The latest round of construction bids for a long-planned sewer system won’t cover all of the recently downsized district, officials said Friday.
The good news, said Schoharie Supervisor Martin Shrederis, is that grants and loans planned to cover the majority of the $4.5 million project are still available.
“We had a meeting with lenders [Thursday] night,” said Shrederis, co-chairman of the Central Bridge Water and Sewer Board.
“The money is all there and everything is moving forward,” he said Friday.
Although bids are still being reviewed, construction this season “is not in doubt,” Shrederis said.
Public hearings to discuss the revised sewer district are set for 7 p.m. Wednesday in Schoharie Town Hall and Thursday in Esperance Town Hall.
The sewer district includes portions of both towns, and the joint district board includes both town councils.
After several attempts to win approval from district voters failed to increase the project’s spending cap to $6.8 million to meet higher bid estimates in March 2007, the project was scaled back over the past few months to meet the $4.5 cap approved in a 2004 referendum.
Designers had hoped to be able to find contractors able to bid several alternatives to spread the sewer system into additional streets outside the main hamlet area, but bids received last month did not meet that goal.
Based on the bid results, Shrederis said Chase Drive has been cut out of the project, as well as part of Church Street and most of Pine Hill Road.
Revised district service area maps are available for public view in town halls.
Bids from six contractors totaled $4,233,210, according to John M. McDonald Engineering, the Schenectady firm handling the design and coordinating the project.
Other funds under the $4.5 million cap have already been spent for design work, property acquisition and required archaeological studies, Shrederis said.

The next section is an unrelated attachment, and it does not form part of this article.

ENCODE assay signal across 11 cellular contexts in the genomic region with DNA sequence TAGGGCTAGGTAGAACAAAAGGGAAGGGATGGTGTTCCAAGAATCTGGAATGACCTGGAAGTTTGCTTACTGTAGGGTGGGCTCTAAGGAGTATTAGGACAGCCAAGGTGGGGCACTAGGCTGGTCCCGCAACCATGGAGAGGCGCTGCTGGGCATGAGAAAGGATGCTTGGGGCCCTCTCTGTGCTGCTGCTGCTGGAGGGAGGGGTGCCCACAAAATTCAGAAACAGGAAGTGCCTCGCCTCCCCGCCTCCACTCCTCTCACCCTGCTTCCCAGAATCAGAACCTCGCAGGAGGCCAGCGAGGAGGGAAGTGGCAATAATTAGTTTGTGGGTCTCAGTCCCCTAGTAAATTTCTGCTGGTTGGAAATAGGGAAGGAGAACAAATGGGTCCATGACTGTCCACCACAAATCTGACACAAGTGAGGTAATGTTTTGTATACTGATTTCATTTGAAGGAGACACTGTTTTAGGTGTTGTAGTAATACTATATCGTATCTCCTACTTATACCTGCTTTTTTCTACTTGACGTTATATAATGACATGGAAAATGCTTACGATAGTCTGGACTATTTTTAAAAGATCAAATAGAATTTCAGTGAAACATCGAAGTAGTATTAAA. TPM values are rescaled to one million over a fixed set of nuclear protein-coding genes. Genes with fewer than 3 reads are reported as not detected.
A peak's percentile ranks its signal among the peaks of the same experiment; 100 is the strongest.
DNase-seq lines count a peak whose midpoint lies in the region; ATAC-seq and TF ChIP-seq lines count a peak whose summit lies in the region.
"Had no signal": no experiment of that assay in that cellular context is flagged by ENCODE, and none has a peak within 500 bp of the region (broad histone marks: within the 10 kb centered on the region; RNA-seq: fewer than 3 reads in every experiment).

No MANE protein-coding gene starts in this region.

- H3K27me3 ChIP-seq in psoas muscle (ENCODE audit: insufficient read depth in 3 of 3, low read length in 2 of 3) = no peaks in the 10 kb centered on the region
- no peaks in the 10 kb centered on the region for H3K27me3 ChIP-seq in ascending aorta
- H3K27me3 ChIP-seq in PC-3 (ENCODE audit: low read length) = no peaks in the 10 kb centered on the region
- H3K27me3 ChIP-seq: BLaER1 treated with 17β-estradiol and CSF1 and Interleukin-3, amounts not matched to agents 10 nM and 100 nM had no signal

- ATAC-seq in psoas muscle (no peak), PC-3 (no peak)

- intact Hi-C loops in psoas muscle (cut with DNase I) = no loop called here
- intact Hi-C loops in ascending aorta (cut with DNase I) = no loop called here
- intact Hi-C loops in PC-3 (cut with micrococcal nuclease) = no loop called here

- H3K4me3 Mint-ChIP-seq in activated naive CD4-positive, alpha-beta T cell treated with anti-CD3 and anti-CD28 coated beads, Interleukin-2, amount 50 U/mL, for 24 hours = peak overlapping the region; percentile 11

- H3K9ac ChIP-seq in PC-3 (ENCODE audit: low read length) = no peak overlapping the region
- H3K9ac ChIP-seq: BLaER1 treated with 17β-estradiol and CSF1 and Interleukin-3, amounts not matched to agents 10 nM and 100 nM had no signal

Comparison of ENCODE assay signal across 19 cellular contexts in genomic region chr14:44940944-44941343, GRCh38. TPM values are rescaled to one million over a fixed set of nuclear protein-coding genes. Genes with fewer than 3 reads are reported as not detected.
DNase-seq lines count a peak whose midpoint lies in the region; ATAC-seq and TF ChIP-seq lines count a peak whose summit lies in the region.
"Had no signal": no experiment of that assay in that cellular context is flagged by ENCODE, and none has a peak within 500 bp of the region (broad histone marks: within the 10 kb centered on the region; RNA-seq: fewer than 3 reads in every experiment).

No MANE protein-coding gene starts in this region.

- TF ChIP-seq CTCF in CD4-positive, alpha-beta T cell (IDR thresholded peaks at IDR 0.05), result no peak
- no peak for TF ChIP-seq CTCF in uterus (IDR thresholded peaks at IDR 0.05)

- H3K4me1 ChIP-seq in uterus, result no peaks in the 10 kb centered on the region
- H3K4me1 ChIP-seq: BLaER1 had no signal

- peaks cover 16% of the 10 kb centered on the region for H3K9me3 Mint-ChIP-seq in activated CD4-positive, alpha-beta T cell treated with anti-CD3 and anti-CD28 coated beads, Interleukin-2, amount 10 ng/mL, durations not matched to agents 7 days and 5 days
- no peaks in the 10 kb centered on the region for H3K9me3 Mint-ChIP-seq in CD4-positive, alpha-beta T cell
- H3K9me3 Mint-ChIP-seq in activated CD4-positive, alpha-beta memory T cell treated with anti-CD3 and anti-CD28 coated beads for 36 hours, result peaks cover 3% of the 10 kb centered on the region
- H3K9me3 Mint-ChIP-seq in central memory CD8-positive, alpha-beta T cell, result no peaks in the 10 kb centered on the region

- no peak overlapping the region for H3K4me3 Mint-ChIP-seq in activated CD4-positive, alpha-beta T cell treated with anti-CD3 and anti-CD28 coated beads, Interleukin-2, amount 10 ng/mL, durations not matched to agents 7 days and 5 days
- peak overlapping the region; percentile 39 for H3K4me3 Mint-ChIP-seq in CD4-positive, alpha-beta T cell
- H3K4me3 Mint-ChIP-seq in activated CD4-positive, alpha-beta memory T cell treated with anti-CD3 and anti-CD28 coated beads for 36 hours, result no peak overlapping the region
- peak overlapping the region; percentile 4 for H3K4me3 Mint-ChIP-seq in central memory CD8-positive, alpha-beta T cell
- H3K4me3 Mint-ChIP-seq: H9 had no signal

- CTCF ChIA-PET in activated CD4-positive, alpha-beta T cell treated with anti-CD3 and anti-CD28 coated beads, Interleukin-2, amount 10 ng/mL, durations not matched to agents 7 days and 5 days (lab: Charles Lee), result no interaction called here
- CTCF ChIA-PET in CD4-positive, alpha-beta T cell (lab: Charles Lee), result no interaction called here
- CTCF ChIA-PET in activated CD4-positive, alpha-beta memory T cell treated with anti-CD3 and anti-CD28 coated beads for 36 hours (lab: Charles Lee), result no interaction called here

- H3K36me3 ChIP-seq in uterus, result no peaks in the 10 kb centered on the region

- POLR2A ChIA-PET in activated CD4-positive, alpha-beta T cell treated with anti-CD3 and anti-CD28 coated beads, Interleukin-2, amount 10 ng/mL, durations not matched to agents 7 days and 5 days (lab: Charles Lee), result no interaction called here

The treatment plant site had to be relocated to different land after studies found Indian artifacts on the original five-acre site.
Although efforts are being made to secure additional grant funding, the number of homes or buildings now likely to be served by the sewers has been cut to about 240 to 250 hookups, according to Shrederis.
That’s down from about 275 hookups that officials estimated earlier this year. Earlier plans had projected 377 units in the system.
The estimated annual charge, to be billed quarterly, still remains $544 per unit, Shrederis said.
If voters had approved the original larger project at the $6.8 million building estimate, annual cost had been estimated at about $498 per year.
One-time hookup costs to property owners would be additional.
Although voters in both towns earlier rejected the higher cap, Esperance voters approved it last year. Both portions of the district were required to agree.
After next week’s public hearings are completed, the sewer district board is expected to award construction contracts at its April 24 meeting, according to McDonald.
The apparent low bidder for the largest portion of the construction was Cranbrook Construction of Latham, which bid $2,825,669 for the sewage collection system.
The other low bidders for parts of the project are: W.M. Schultz, Ballston Spa, $1,092,420 for construction of the treatment plant; Stilsing Electric, Rensselaer, $118,300 for collection system electrical work; Phoenix Electrical, address unavailable, $147,647 for treatment plant electrical work; KLD Mechanical, East Greenbush, $27,400 for treatment plant plumbing; and Family Danz, Albany, $21,774 for heating and air conditioning at the treatment plant.
The system has been proposed for more than 10 years in an effort to eliminate long-standing sewage pollution resulting from failing private septic systems and poor drainage.
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Categories: Schenectady County